A story of a man and his hammer: My review of Thor

I’ve been looking forward to Marvel’s adaptation of their Thor character for a while now, ever since it was announced that Kenneth Branagh would be directing. I thought right off the bat that Marvel had made a wise choice, and I’m happy to see that choice was justified. I had a shaky moment or two when I actually saw the first images and trailers from the film, as to say that they looked like something a film student would do would be an insult to film students everywhere.

But now I’ve seen it. And it is wonderful.

Here’s the saga: Thor is the son of Odin. They are both part of an ancient race of extra-dimensional creatures that were once worshipped as gods (though Branagh goes out of his way to ensure that the “g” word is barely mentioned here, in deference to our hillbilly cousins to the south) on Earth. Thor is the greatest warrior of his race. He’s also a bit of a douche. And so his father strips him of his powers, and banishes him to Earth. Once there he is found, and flirted with, by Natalie Portman. Eyelashes are batted. Adventures ensue.

Things I loved: 

The script:  It’s also a tight script, and it’s one that makes Thor that rare superhero movie that has a better origin for its lead character than the actual comics ever did. The script is a combination of Stan Lee and Jack Kirby’s original Journey Into Mystery stories, J. Michael Strazynski’s recent run on Thor, and Mark Millar’s work on the character in Marvel’s Ultimates line, and to my mind should pretty much be the definitive origin for the character going forward. In addition, the dialogue really set the tone here, and walks a fine balance between simple fun, and straight camp. The script also understands that it’s not necessarily Thor and the Asgardians that people want to see, it’s Thor and the Asgardians interacting with people from Earth. It’s your classic Stranger In A Strange Land scenario. That’s what’s always worked best in the comics, and it’s a big part of why this works as well as it does.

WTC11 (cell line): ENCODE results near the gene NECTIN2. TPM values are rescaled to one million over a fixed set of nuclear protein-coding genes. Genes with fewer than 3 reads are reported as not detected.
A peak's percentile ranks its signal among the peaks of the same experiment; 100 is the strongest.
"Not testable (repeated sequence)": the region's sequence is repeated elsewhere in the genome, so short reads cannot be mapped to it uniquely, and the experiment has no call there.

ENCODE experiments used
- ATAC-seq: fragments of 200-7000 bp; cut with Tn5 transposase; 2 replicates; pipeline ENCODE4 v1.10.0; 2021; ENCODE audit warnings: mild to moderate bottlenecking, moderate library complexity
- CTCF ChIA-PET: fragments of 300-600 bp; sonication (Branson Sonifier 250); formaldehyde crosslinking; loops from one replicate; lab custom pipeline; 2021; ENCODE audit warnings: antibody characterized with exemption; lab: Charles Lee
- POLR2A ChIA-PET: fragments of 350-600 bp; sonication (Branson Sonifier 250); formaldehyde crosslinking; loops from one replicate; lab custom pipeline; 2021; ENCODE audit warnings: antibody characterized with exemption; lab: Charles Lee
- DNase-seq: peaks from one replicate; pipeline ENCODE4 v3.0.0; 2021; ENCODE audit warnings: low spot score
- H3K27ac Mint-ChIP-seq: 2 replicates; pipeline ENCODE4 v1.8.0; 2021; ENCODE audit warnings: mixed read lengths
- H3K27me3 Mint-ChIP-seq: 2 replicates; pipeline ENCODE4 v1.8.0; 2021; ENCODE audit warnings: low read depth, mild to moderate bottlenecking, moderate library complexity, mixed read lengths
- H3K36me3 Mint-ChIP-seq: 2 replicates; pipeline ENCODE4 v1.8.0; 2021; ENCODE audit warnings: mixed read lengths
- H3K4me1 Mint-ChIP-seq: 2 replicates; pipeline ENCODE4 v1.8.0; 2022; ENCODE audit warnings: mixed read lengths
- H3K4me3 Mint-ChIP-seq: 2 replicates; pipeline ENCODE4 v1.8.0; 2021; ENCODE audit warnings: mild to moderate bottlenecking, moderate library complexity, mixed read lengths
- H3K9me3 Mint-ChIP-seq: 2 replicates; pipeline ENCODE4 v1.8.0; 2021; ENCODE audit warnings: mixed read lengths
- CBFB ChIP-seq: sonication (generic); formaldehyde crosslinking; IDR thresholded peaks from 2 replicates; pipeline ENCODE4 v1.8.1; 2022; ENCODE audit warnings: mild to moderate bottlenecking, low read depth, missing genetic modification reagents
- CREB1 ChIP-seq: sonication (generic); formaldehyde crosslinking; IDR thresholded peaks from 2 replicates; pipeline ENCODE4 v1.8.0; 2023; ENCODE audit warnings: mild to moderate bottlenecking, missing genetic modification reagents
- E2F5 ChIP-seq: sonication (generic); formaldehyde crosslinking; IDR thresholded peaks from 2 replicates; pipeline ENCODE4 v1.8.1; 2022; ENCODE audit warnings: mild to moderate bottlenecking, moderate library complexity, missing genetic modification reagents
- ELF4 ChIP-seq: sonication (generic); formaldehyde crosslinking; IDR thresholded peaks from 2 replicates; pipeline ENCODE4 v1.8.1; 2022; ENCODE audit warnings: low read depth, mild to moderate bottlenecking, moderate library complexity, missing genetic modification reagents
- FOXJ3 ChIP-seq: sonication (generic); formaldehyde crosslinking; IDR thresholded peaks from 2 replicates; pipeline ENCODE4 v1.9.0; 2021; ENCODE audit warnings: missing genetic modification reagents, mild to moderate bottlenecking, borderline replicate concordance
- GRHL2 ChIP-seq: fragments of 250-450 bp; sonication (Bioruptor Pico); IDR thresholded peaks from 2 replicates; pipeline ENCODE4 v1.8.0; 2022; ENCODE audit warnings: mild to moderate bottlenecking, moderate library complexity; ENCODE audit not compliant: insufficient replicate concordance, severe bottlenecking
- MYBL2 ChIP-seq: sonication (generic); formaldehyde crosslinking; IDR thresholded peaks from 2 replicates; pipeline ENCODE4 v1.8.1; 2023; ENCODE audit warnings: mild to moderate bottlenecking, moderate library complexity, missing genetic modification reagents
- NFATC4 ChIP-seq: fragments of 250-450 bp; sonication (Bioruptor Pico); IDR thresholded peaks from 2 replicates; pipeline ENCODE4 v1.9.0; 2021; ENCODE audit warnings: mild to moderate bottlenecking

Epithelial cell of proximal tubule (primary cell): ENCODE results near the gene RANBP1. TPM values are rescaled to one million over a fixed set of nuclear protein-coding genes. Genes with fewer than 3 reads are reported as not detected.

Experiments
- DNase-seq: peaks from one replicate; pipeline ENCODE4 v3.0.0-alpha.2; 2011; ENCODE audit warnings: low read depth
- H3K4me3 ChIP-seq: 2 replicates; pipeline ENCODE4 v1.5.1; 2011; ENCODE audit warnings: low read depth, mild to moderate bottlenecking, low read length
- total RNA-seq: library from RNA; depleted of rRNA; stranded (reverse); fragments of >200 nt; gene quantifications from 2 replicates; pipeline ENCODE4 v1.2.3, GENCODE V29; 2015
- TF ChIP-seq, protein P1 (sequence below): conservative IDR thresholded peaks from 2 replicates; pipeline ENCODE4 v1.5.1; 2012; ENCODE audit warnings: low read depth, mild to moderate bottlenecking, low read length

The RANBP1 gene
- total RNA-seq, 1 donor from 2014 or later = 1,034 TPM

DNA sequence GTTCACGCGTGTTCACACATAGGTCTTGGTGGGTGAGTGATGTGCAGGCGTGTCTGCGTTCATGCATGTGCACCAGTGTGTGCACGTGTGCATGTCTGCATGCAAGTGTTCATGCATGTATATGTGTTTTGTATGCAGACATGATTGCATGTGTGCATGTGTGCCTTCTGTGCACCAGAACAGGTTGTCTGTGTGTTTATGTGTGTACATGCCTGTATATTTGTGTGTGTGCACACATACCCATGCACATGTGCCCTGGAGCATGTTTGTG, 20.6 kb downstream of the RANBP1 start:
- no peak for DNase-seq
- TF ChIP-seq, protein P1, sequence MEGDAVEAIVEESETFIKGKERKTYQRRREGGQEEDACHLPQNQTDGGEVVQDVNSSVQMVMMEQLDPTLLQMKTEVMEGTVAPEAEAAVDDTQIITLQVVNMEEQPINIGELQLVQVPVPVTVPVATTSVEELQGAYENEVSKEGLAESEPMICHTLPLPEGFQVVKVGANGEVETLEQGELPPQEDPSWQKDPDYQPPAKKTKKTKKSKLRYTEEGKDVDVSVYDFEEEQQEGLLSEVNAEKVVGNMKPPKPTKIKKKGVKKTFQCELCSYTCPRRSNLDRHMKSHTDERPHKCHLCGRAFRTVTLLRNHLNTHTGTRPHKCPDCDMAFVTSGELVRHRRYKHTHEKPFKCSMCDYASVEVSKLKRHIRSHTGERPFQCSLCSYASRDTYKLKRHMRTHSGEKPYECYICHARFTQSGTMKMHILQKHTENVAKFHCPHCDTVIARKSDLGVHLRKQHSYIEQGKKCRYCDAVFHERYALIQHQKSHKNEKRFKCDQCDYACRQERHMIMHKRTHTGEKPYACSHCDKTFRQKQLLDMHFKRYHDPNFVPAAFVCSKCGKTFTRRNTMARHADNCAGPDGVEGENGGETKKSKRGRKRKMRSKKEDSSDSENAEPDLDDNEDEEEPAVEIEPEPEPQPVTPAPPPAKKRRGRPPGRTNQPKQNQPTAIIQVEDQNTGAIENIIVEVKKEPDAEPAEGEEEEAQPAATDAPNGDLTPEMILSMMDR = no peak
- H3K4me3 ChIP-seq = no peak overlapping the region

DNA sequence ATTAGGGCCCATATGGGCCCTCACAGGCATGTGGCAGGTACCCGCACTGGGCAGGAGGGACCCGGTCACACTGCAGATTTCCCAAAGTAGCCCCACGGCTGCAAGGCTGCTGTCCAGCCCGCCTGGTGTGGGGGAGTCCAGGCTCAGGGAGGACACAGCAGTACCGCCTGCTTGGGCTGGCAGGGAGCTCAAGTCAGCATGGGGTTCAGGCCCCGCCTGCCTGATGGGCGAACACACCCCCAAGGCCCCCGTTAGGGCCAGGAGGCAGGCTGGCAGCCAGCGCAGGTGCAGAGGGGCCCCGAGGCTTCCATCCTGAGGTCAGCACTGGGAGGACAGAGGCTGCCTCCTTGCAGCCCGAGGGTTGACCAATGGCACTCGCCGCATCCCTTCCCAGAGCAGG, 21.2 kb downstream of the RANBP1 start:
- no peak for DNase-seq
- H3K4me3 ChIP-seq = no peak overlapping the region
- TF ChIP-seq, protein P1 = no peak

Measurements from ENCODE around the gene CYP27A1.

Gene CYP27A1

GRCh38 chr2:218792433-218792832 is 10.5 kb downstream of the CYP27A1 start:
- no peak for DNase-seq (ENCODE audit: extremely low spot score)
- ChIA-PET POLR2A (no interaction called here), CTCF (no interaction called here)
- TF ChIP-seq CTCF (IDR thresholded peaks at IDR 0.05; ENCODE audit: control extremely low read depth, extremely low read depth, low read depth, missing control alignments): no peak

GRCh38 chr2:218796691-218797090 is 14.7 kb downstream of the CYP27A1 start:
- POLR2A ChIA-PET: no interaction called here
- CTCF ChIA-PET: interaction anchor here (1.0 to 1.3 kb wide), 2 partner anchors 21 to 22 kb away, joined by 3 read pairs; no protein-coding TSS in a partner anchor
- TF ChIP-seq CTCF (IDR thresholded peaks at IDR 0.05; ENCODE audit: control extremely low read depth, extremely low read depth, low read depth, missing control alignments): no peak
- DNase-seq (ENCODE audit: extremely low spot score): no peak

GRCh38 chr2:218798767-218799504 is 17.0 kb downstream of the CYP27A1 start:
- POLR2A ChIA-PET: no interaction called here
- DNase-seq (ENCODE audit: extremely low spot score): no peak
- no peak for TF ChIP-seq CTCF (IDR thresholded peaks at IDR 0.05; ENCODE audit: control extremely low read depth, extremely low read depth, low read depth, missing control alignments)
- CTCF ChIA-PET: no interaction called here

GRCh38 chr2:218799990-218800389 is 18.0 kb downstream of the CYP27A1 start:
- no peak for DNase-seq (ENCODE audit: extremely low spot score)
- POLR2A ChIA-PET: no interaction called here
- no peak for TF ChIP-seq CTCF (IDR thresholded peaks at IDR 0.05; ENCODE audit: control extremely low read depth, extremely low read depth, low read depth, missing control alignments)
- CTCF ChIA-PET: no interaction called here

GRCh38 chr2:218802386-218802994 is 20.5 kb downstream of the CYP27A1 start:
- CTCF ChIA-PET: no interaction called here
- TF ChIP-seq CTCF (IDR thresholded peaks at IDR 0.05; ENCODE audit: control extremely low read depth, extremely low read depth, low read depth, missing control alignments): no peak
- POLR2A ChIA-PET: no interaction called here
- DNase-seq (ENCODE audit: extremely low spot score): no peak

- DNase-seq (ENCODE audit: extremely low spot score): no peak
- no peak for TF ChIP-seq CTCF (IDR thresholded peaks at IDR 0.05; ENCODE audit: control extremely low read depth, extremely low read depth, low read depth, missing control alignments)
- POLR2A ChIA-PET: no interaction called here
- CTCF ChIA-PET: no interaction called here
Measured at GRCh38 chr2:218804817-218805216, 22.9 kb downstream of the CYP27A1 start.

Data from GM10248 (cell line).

The acting: Chris Hemsworth is a star. You might not know it yet, but he sure as hell sure does. His portrayal of Thor has all of the intensity you would expect from a great warrior, but also has a sincere humility and charm that basically makes the film. Like Robert Downey in Iron Man, it’s Hemsworth’s performance here that is going to be what allows non-superhero fans to truly enjoy this movie. Fantastic choice, and I for one can’t wait to see how he interacts with Downey and Chris Evans in The Avengers next year.

Not that this is a one person cast. While I still think the role of Jane Foster was wasted on someone as talented as Natalie Portman, she still did a fine job here. And Anthony Hopkin’s Odin really captured the idea of an old and tired god, who wants nothing more than to hand the reigns of power to his son. But it’s Tom Hiddleston’s portrayal of Thor’s kind of evil but not really evil but still pretty evil brother Loki that is the other real star of this show. He mixes the perfect blend of mischievousness and anarchy for the character, and I think Marvel is right to feature him as the lead villain in the Avengers next year.

The direction: Branagh was the perfect choice for this, as he’s a director that not only understands father-son drama VERY well, but also understands how important character is to whatever story you’re telling. This entire movie is crafted around character. It’s character that moves every plot point forward, and even minor characters are full realized under Branagh’s direction.

Almost everything else: This movie really captures the wonder of Asgard. This is a true land of the gods. This is also Marvel raising the bar. This is still only  done 3 movies now on their own, but it’s the first one that really moves out of the mostly light sci-fi world they’re been playing in, and pushes into full genre storytelling. And it’s effortless. Like the original 1960s Marvel Universe, you truly believe that the same world that has gamma monsters and futuristic battle suits would also have travellers from another dimension.

What I didn’t like:

I’m not sure if it was the fact that Branagh has never really done this type of movie before, or Marvel’s legendary frugality, but the CG isn’t exactly going to light anybody on fire. I’ve seen a lot worse, but rarely in a movie this good. Although this is a story and character-driven film, it’s also one with a LOT of CG, and so the poor effects are quite noticeable. The problem with movies like Avatar setting the special effects bar as high as they do, is that if you hope to hit that bar, you need to spend $300 million. Marvel did not, and so the effects aren’t great. That is a SMALL price to pay, and is a relatively tiny gripe.

In short, Thor is the perfect superhero movie. It captures a healthy mix of camp, adventure, and action. And it’s fun. So much fun in fact, that  I will pay it the highest compliment I can: I want a sequel.

Rating: A

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